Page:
Danny McBride takes us inside the writer’s room of The Righteous Gemstones

November 9, 2019 Danny Munso

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The Righteous Gemstones
By Danny Munso

Unlike most TV writers’ rooms that are located on the lots of various film studios in L.A., Danny McBride runs his out of Rough House Pictures, the Charleston, South Carolina-based company he started with fellow EP Jody Hill and frequent collaborator David Gordon Green. After HBO greenlit the rest of the series, McBride gathered his scribes to plot out the remaining eight episodes for the first season. Typically, they’ll break the entire first season all at once before each is assigned to do a quick draft on a particular episode. “During that process I work on every draft, and I’ll move through them one at a time, so for instance after we did the pilot I would knock out episode two and then move to the draft for episode three, and each time I’m doing adjustments,” McBride says. “As soon as you get into each episode, you realize, This character needs to be set up or paid off better, so we’ll make adjustments to the story in real time in the room.” He also encourages the writers to do fast initial drafts and not take more than a week with each story. For McBride, getting the mechanics and arc of the story right is the first priority for each script. “I don’t want people to spend a lot of time on them because a lot of it won’t even end up staying in the show. The drafts are really just to test out stories and test out if we’re spending the real estate the right way. Then I’ll move through and start filling them out and making sure the continuity is tracking.”

McBride isn’t overly concerned about dialogue at this stage because he’s confident in his own abilities in that vein and those of the writing staff, which include Vice Principals vets John Carcieri and Jeff Fradley and even actress Edi Patterson herself to find the character’s voices at any given time. “The dialogue we can rip through,” he says. “Me and these guys and Edi can make the dialogue our own in 100 different ways. Those drafts are all about testing the parameters of the story and making sure we’re on the path to something that’s going to pay off. I love trying to create story and figuring out all that stuff, but that’s definitely the part that gets you seeing cross-eyed by the end of the day. It’s the stuff you get bogged down in.” The truly unique writing process directly led to the best episode of the season, the 1980s-set flashback, “Interlude,” which is directed by Green, appears smack in the middle of the season and focuses on the Gemstone children’s mother, Aimee-Leigh (Jennifer Nettles), who is deceased in the show’s present day but is in her prime in this particular episode.

The episode was never a part of the grand plan for the season but sprouted organically from a conversation between McBride, Carcieri and Fradley. “That was an episode where we just joked around in the room early on of, ‘Oh, it would be great to see them back then,’ but we never really figured out how to do it,” McBride says. “We didn’t want to do just random flashbacks over the course of the season either. So we just finished episode four, and the idea of doing a whole flashback episode came up.” The trio broke the story in just four hours, creating an outline and penning the entire episode in a single day, and amazingly, it stuck. “What we wrote that day ended up being exactly what we shot. We never changed anything, and that’s never happened in anything I’ve written. We take four, sometimes six weeks to write scripts, and for that to happen in a few hours is crazy. We hadn’t experienced anything like it, but we knew these characters so well and knew what we wanted to do with that time period. It was fun to not have any constraints and not have to carry on with the linear structure of the story. It was a fun refresher to write in the middle of the whole thing.”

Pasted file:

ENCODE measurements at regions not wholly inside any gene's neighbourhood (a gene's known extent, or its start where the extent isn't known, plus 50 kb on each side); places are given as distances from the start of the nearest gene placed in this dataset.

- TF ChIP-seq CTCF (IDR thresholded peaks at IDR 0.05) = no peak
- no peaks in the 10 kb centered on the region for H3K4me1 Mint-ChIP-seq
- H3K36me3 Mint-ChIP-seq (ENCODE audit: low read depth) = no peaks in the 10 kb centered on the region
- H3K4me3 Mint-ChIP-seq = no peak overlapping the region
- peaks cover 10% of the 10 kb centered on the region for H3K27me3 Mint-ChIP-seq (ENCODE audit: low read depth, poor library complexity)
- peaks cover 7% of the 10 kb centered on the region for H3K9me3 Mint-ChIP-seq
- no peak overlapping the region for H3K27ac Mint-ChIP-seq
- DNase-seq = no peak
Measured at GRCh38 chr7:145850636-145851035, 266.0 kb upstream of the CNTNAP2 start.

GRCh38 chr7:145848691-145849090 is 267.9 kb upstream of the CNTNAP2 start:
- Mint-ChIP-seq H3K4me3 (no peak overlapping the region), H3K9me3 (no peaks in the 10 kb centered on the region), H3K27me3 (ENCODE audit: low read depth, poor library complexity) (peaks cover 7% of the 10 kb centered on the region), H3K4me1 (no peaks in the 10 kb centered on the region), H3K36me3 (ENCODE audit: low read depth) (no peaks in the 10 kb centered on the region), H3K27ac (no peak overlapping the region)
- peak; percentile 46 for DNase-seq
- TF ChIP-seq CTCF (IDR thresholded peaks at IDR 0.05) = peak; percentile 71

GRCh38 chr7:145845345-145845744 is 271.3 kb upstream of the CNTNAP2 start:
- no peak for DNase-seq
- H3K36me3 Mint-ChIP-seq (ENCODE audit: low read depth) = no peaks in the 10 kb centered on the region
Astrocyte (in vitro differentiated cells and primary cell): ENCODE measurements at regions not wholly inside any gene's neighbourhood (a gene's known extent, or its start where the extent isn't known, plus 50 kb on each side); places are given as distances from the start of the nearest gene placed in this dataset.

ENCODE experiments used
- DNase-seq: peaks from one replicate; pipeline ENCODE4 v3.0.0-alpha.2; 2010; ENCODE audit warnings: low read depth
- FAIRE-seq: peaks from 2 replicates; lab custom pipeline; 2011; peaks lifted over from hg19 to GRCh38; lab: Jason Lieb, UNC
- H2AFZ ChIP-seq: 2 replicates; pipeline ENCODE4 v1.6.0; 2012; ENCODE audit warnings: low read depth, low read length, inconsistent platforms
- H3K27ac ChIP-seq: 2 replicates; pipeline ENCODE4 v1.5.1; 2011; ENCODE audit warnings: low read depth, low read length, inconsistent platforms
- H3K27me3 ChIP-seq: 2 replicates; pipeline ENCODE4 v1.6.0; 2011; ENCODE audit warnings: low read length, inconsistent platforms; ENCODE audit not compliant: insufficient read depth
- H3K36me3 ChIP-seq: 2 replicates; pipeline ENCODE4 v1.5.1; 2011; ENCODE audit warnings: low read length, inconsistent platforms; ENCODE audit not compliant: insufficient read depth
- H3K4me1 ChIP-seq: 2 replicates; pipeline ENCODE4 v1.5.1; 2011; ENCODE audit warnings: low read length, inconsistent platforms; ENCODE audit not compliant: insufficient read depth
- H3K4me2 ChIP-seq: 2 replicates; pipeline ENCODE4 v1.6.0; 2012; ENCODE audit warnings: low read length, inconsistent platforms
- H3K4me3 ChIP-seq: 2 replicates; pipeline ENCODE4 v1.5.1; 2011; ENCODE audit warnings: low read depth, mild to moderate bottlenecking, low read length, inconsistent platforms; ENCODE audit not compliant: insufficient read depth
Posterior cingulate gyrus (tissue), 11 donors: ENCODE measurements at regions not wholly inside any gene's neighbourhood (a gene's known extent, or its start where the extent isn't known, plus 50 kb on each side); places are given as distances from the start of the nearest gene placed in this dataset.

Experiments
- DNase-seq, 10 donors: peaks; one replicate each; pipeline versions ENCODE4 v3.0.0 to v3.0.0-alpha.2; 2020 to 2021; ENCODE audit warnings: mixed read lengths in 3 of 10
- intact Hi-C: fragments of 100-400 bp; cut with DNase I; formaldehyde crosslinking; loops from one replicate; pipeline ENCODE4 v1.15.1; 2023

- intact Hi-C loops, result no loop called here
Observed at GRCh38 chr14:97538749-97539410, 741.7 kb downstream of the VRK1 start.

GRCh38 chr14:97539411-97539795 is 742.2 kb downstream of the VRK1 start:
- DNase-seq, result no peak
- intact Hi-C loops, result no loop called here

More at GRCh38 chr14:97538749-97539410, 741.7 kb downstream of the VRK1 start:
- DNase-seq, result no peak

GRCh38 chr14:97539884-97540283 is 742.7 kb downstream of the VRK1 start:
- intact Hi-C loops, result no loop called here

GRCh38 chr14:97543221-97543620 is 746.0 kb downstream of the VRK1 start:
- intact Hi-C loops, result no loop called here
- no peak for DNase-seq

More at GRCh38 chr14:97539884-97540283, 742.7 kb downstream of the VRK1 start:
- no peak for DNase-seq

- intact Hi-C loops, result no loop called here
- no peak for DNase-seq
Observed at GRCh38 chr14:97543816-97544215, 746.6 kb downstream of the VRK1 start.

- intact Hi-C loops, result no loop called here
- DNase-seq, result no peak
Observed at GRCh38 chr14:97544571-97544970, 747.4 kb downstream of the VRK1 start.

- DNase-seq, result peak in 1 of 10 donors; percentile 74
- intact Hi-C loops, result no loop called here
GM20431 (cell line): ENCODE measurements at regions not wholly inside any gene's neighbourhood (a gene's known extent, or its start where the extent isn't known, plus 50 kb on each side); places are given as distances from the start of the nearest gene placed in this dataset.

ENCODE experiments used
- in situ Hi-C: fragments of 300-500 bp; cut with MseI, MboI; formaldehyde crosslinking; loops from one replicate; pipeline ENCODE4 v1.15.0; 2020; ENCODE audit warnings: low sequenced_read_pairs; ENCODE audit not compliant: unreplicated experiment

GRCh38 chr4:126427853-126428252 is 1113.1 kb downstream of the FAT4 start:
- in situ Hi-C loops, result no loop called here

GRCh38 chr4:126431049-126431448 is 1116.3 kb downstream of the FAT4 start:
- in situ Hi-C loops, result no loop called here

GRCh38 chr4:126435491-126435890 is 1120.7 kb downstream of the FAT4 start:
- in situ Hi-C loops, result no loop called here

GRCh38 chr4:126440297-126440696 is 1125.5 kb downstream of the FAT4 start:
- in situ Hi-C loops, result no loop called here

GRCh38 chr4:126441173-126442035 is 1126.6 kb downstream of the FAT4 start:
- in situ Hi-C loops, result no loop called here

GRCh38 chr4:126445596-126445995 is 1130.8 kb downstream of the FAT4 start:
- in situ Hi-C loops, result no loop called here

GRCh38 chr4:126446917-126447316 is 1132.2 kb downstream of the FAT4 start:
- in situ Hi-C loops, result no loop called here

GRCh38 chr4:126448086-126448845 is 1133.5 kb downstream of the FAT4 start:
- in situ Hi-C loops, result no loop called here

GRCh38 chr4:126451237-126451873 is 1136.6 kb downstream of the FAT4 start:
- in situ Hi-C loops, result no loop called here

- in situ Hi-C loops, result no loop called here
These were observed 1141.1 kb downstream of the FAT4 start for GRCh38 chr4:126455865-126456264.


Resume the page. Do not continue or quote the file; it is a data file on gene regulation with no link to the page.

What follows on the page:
The episode also made pop-culture waves because of “Misbehavin’,” a song performed by Nettles and Walton Goggins, who portrays the Gemstones’ Uncle Baby Billy, Aimee-Leigh’s black sheep of a brother who is always at odds with Eli. Aimee-Leigh and Baby Billy were a Donny and Marie¬–like brother-and-sister singing duo who broke up after Aimee-Leigh married Eli. A now adult Aimee-Leigh and Baby Billy perform the song on one of the Gemstones’ broadcasts, and the catchy, hilarious tune takes off, trending on Twitter that evening and becoming one of the hallmarks of the show’s season. Later, Baby Billy performs the song with Judy after trying to groom her as Aimee-Leigh’s successor. “We knew going into that episode that those two characters had worked on a song together, but we never really thought about what the song was going to be or that we would ever need to come up with anything,” McBride says. “But as we wrote that episode, it became apparent they should perform the song.” One day in the writers’ room, Patterson asked McBride what he thought the song should sound like, and he spouted the first line: “Mama told me not to/I did anyway/Misbehavin’.” And within 20 minutes, the two had penned the majority of the lyrics. McBride recorded Patterson singing the melody into his phone and sent it to series composer Joseph Stephens, who had finished the lyrics and put music to it by the next morning. “We all fell in love with it,” McBride adds. “There’s something so sentimental and sweet about it that this song is at the core of Aimee-Leigh and Baby Billy’s relationship. It seemed very fitting.”

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